in Green Building ·

The Center for Green Schools at USGBC reached a milestone in 2017: 2,000 LEED-certified schools. The accomplishment shows the huge impact that LEED has on both students and the environment. Each school provides healthy learning spaces, reduces the environmental impact made by buildings and inspires real-world lessons on sustainability. Where we learn matters, and these schools are putting the words into practice.

Kudos to the USGBC for reaching this milestone.

LEED school

Schools are at the center of communities, where children learn lessons vital to success in the world and people gather for events. In many places, schools are at the forefront of change. Improving school infrastructure can bring communities together by creating a source of pride, improving student performance and offering learning opportunities for sustainable practices.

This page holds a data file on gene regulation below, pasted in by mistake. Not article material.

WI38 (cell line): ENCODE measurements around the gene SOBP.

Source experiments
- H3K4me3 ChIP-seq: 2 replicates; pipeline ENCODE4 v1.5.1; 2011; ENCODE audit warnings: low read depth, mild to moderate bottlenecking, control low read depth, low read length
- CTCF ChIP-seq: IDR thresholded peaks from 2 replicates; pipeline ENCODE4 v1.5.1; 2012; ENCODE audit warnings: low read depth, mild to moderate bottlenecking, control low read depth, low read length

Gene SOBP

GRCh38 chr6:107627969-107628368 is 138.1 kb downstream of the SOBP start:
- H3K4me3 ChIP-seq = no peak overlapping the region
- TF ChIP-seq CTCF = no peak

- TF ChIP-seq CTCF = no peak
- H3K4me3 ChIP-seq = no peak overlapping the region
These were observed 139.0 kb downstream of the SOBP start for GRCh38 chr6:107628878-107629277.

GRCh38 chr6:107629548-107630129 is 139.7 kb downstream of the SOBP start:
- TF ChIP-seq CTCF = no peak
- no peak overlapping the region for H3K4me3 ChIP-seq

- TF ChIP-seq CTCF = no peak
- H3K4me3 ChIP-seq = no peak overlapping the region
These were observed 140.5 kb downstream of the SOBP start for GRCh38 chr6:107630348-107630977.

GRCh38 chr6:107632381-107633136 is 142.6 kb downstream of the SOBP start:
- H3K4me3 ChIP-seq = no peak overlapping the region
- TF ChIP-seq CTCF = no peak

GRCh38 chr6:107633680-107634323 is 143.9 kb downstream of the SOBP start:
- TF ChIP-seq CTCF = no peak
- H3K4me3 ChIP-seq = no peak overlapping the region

To honor these efforts made by schools, the Center gathered project descriptions and pictures from schools certified in 2017. We received details on more than 35 projects and over 150 pictures of innovative learning spaces. These schools alone have made improvements in environmental health and sustainability literacy for over 10,000 students. They have made inspiring changes for their communities, and we want to share them through our networks.

To learn more about this program, please click HERE.

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Building right on top of freeways - what air pollution?

Posted by Michael Stevens
Michael Stevens
Mr. Stevens possesses over 20 years of proven corporate marketing, sponsorship and sales promotion experienc...
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on Friday, 21 July 2017
in Green Building ·

Developers - City Councils - Freeways

The American developer and the local politicians that agree to support developments, such as those on top of L.A. freeways continue to amaze.

Sure, on one hand, there are cries such as, "there is a huge housing shortage!" On the other hand, there are too many people in the City of Los Angeles and the city is not obligated to allow developers to build on every available lot nor to allow building in areas where even a middle school science student may say, "gee, that does not make sense to build in this area."